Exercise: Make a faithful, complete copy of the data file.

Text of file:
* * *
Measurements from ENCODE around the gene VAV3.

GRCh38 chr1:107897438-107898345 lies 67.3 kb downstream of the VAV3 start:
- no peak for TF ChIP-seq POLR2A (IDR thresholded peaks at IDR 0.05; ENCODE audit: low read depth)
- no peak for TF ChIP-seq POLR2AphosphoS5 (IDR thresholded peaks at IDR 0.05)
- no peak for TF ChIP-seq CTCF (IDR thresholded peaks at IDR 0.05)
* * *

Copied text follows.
Measurements from ENCODE around the gene VAV3.

GRCh38 chr1:107897438-107898345 lies 67.3 kb downstream of the VAV3 start:
- no peak for TF ChIP-seq POLR2A (IDR thresholded peaks at IDR 0.05; ENCODE audit: low read depth)
- no peak for TF ChIP-seq POLR2AphosphoS5 (IDR thresholded peaks at IDR 0.05)
- no peak for TF ChIP-seq CTCF (IDR thresholded peaks at IDR 0.05)